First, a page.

Donnie Darko

This weekend while I was drawing the Sam the Eagle & Super-Grover comic, I was watching Donnie Darko. Yes, Another movie I have seen before. Interesting enough, Pete over at Delicate Adventures was having the same idea. Pete drew this awesome eggistration of Frank, the deranged rabbit. Pete really nails the character of Frank.

“Wake Up”

I was introduced to the movie right after it came out by my kids. I thought the title was the dumbest thing I’d ever heard from a movie company (and still do), so I put off watching the movie for two years after they told me about it. Andy finally bought a copy and I watched it.

Donnie Darko is still a dumb movie title and a corny character name, but the movie is watchable–sorta. When I watched the movie this time, I did so with headphones and I was able to hear all the mumbled, inaudible bits, which there are way too many of. The movie is not subtle or informed at all in its explanation of time travel and time paradoxes. The foreshadowing is like being stabbed in the eye repeatedly and is horribly executed. The foreshadowing generally happens in all the mumbling, so I missed it until this time through. I liked when I couldn’t hear it, and thought something significant was being said. Nothing was.

I do identify with the movie, however. I grew up in the eighties and so many of the themes were common to my youth. I like many of the pop-culture references from the eighties, like the Smurfs and Tony Robbins. The Tony Robbins character is very real for me. When I was fifteen and had just moved into my neighborhood here in Provo, Utah, I and another boy who just moved in (he from New Jersey) tried to get our mormon ecclesiastical lay minister (bishop) to give us permission to play Dungeons and Dragons in the church. The bishops of both the churches we attended before moving to Utah allowed this. The Utah bishop thought Dungeons and Dragons involved devil-worship and so sent us off to watch a Tony Robbins, brainwashing-deprogrammer type who claimed to know how to remove the evil influences of Dungeons and Dragons, Heavy Metal and Atari Home Video Games. We played Dungeons and Dragons at school instead (BTW: I do value that bishop. He was a hard working, honorable man who before retiring was a uranium prospector out in the Utah desert. He was just too old for Dungeons and Dragons).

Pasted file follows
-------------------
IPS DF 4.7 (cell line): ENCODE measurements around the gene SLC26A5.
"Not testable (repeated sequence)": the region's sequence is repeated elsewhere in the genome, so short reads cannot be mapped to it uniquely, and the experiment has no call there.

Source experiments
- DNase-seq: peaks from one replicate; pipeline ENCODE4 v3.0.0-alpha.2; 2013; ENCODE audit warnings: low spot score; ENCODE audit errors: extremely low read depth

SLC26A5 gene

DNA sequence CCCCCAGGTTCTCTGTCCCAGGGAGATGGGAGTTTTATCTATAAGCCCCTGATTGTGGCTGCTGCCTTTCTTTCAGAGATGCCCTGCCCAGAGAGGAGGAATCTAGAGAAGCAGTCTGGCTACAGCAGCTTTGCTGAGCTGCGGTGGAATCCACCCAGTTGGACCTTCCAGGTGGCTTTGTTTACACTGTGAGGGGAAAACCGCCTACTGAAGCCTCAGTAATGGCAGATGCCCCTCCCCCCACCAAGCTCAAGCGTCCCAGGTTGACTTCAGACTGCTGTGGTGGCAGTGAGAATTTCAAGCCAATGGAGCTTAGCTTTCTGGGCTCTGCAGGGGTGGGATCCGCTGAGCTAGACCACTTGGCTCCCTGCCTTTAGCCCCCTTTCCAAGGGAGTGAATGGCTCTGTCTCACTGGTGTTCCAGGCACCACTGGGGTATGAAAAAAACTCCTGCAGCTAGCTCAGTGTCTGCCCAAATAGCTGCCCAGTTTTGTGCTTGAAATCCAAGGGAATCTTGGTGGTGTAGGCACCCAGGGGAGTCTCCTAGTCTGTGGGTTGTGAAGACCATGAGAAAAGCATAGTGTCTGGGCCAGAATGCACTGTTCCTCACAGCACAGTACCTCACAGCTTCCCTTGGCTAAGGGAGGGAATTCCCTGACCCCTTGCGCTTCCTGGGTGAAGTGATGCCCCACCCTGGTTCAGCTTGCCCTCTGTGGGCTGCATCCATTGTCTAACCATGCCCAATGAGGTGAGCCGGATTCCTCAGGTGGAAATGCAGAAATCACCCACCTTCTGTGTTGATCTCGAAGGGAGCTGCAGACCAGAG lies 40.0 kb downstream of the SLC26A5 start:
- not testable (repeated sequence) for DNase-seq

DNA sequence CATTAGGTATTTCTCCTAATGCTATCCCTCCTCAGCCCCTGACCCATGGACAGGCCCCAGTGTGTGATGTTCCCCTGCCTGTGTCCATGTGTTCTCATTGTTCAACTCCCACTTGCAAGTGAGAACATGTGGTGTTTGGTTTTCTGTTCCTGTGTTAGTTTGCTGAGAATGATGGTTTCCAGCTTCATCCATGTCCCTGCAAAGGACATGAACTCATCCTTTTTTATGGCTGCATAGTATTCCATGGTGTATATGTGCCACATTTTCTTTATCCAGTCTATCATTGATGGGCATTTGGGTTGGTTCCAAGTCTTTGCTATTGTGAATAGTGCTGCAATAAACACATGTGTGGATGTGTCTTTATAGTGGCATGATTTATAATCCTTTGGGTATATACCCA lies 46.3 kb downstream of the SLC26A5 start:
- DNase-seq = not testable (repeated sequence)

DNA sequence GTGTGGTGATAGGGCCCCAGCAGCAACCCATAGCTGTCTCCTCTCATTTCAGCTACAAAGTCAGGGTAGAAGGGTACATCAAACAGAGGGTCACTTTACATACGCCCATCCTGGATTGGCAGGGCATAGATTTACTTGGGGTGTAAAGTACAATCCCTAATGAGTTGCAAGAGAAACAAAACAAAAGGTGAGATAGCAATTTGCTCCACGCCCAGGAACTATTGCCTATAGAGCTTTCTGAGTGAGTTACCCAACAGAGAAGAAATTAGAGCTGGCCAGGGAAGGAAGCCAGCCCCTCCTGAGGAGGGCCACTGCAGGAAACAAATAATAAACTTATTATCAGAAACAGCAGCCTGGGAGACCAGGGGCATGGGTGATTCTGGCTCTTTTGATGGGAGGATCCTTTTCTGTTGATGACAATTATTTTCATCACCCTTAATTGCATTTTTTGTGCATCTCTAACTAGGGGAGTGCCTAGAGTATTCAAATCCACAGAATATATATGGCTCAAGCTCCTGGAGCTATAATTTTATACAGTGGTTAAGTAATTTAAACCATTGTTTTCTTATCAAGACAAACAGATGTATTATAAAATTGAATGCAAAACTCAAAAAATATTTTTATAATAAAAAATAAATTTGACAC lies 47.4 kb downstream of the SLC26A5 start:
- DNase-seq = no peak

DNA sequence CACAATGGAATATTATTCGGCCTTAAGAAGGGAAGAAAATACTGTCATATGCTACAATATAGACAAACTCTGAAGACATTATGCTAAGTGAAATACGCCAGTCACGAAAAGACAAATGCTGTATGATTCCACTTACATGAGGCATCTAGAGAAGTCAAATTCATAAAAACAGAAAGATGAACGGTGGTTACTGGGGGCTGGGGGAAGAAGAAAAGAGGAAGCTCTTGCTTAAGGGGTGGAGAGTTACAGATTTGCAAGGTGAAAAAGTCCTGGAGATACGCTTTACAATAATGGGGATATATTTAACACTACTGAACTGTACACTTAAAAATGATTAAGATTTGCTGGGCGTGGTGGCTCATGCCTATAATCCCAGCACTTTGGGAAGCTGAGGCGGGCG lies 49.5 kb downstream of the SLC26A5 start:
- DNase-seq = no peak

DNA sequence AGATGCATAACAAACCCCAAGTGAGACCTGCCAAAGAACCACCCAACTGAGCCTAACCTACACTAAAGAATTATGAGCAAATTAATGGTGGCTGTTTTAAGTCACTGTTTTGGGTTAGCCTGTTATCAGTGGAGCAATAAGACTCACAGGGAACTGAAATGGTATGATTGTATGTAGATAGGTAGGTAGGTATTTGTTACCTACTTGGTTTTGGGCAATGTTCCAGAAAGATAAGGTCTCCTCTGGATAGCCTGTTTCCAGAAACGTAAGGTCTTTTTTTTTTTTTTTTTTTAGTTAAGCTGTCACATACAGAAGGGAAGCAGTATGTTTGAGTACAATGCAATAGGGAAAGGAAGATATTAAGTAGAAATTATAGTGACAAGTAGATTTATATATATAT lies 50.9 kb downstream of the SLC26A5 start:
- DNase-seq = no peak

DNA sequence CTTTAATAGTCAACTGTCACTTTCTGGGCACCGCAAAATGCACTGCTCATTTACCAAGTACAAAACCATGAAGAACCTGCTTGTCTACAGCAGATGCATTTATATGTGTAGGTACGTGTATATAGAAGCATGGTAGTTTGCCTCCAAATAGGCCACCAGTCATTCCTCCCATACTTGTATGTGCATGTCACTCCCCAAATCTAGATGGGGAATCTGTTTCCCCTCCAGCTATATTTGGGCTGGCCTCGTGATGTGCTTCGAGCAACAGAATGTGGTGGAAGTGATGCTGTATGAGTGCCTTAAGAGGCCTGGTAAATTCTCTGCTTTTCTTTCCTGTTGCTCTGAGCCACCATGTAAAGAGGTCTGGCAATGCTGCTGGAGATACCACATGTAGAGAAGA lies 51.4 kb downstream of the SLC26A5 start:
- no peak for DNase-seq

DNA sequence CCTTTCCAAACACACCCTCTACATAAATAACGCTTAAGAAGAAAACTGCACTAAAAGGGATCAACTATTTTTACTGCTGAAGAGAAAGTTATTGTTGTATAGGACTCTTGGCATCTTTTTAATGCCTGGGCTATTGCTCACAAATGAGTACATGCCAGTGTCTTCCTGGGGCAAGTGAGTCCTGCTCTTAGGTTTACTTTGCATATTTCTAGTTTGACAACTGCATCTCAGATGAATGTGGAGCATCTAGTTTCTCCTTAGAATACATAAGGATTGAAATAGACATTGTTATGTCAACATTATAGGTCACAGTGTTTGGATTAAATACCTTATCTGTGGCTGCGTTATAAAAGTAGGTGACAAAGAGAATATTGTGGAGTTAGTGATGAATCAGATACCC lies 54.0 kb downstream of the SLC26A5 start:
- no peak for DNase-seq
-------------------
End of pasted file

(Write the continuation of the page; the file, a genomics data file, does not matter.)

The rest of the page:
For me the best part of the movie is the music. I own the soundtrack and love every song on it. The great music does not make up for the pitiful performances. The acting is boring, stiff, amateurish and not engaging in the least. The dialogue is not very interesting and the important stuff is mumbled.

The big problem for the movie is that I could never suspend my disbelief and get involved in the movie. I know a bit about how time-paradoxes and time-travel work and found the movie’s premise worse than anything from Star Trek.

If you want to watch a movie about teenage angst (what the 80s is famous for) and listen to great music, then this is for you. If you are at all a Sci-Fi/science fan, don’t bother. Donnie Darko is a big let down. Maybe if you dodn’t watch it with headphones and thus couldn’t understand what was being said most of the time, it might then become passable or even a cult classic.

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